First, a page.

Lawrence not an isolated incident in download wars

Jonathan Isaacson

The recent warning from Universal Studios regarding illegal movies on the Lawrence computer network is by no meansan isolated incident. Colleges across the country have been facing the issue of file sharing technology and its implications regarding copyright laws. Last October, several higher education organizations issued a statement asking that all colleges and universities take steps to reduce the number of illegal movie and music files that students download. The Motion Picture Associating of America and the Recording Industry Association of America have also drafted similar statements.

Now the movie and music industries are taking direct action to stem the tide, including threatening legal action.

Lawrence is also not alone in being a small college facing these issues.

Sterling College in Sterling, Kansas was recently threatened with legal action by AOL-Time Warner, due to a student’s downloading of a movie produced by the company. A Sterling faculty member described the company’s action as “using an elephant gun to kill a fly.” AOL-Time Warner forced the student clean his hard drive of the illegally downloaded movie. The student was also made to send out a letter to the entire school apologizing for his actions.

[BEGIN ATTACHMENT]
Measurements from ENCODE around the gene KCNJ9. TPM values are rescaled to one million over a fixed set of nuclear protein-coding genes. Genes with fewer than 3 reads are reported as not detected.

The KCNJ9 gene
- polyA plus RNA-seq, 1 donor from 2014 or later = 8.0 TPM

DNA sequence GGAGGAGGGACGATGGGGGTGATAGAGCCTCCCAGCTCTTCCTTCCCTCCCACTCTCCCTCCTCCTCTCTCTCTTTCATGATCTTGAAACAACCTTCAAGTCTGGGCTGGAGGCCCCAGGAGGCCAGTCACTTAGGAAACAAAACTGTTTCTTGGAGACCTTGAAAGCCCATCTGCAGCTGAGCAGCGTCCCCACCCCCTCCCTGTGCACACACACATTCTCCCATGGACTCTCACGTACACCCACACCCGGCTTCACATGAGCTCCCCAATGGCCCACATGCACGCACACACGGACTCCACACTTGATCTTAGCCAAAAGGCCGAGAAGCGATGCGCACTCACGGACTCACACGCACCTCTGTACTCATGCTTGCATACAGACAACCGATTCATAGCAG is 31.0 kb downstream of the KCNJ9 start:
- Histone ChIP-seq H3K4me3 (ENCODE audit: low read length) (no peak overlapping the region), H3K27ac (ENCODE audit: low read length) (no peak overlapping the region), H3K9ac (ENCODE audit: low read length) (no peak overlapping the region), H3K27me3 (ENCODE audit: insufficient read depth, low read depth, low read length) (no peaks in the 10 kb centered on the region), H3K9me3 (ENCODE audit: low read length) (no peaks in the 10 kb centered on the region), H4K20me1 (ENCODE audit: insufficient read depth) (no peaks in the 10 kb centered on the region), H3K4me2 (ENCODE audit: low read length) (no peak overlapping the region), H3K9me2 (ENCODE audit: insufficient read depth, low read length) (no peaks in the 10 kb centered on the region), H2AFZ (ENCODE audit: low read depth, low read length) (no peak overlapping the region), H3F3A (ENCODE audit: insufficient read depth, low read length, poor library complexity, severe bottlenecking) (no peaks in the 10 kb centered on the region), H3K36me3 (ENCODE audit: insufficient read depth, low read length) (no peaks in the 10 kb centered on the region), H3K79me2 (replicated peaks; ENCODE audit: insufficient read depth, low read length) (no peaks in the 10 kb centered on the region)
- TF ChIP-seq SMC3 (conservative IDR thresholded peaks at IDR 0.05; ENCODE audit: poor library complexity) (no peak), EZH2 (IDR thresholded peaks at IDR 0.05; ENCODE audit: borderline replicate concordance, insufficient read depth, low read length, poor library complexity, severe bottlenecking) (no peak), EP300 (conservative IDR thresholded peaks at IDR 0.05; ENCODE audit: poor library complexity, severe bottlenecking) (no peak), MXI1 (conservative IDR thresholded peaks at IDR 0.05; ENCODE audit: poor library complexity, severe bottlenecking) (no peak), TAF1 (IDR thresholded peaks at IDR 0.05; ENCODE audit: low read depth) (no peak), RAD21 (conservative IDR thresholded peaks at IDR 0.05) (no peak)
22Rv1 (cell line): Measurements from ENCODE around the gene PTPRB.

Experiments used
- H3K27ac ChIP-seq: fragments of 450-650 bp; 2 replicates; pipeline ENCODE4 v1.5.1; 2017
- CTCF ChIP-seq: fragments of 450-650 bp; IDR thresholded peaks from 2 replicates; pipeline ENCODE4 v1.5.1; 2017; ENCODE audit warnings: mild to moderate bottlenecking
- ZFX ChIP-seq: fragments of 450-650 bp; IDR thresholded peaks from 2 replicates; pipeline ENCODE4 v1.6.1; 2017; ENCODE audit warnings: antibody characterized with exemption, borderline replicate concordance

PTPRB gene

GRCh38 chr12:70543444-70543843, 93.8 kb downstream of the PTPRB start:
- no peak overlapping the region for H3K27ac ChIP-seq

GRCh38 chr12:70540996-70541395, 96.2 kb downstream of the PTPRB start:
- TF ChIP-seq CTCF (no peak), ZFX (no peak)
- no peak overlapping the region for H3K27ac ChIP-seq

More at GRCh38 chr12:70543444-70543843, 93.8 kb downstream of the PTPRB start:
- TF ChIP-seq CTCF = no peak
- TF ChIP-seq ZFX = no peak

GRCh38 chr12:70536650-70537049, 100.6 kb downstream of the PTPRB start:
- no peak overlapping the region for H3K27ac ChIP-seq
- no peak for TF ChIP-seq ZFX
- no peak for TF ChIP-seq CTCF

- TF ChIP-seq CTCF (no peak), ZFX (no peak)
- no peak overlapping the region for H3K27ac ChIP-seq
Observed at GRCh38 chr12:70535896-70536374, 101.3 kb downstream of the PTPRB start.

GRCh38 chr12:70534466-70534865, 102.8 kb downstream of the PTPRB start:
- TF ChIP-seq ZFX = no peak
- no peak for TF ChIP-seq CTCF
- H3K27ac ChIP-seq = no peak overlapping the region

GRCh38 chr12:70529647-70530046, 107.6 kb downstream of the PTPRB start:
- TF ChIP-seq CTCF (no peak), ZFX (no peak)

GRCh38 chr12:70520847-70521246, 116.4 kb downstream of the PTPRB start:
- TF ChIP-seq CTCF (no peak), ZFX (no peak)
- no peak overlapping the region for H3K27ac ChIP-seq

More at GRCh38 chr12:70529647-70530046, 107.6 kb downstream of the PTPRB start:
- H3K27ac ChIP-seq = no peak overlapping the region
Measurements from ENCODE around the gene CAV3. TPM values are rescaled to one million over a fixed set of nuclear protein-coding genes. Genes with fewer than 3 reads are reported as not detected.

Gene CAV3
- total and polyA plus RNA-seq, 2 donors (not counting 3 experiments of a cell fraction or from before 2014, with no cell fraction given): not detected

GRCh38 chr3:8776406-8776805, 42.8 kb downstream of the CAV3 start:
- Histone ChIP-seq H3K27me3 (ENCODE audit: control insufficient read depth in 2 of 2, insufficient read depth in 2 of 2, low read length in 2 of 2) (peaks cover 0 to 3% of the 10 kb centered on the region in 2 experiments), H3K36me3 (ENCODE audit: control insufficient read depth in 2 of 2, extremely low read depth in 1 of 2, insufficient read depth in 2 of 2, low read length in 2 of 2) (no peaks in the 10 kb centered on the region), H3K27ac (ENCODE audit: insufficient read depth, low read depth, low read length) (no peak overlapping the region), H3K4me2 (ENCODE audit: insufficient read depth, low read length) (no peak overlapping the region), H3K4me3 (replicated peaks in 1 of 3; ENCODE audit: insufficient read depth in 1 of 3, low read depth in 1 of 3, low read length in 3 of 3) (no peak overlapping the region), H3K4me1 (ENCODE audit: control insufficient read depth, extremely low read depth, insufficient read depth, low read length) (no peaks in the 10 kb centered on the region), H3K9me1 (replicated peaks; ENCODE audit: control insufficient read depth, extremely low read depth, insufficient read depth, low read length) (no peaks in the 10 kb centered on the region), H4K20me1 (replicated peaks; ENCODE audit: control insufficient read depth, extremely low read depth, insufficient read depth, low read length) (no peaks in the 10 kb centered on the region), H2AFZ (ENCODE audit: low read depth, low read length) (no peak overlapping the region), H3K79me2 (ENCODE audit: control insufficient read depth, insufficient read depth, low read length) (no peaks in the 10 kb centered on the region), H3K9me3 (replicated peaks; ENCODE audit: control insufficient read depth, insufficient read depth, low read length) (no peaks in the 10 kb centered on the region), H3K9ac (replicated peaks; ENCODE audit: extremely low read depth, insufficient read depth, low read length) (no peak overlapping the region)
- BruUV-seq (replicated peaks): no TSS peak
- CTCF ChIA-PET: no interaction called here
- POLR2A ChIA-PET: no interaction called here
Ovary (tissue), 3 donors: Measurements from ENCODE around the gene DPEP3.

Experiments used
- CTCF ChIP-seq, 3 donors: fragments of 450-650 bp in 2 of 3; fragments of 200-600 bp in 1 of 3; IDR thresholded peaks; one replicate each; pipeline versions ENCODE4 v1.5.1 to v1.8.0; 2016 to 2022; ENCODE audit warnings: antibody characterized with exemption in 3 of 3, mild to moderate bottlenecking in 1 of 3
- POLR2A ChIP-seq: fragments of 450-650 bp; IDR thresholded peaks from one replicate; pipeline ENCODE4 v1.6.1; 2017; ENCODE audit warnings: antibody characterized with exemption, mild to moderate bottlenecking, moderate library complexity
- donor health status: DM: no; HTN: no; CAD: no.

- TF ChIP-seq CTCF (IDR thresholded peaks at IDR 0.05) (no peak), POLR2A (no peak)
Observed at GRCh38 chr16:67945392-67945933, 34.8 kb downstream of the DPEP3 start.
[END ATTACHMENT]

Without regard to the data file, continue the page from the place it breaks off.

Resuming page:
On April 3rd, the Recording Industry Association of America filed four lawsuits in three states. The cases were brought against students at colleges in New York, New Jersey, and Michigan. One student at Princeton University, one student at Michigan Technological University, and two students at Rensselear Polytechnic Institute were named in lawsuits.

It should be noted that in the RIAA lawsuits, just the students, not the schools, were named as defendants. In all the cases, RIAA alleges that the students were using their schools networks to distribute songs on the Internet.

While the large companies have won many of the cases in the past, some recent cases indicate that they will not win all of the cases.

In particular the case of Jon Johansen, a Norwegian teenager known as DVD Jon, indicates that large companies will not automatically win all cases.

Johansen broke the code on a DVD he had purchased so he could watch it on a computer running Linux. Norwegian courts ruled that he had not broken copyright laws because he was not attempting to pirate the movie for distribution. The case is currently under review for possible appeal.

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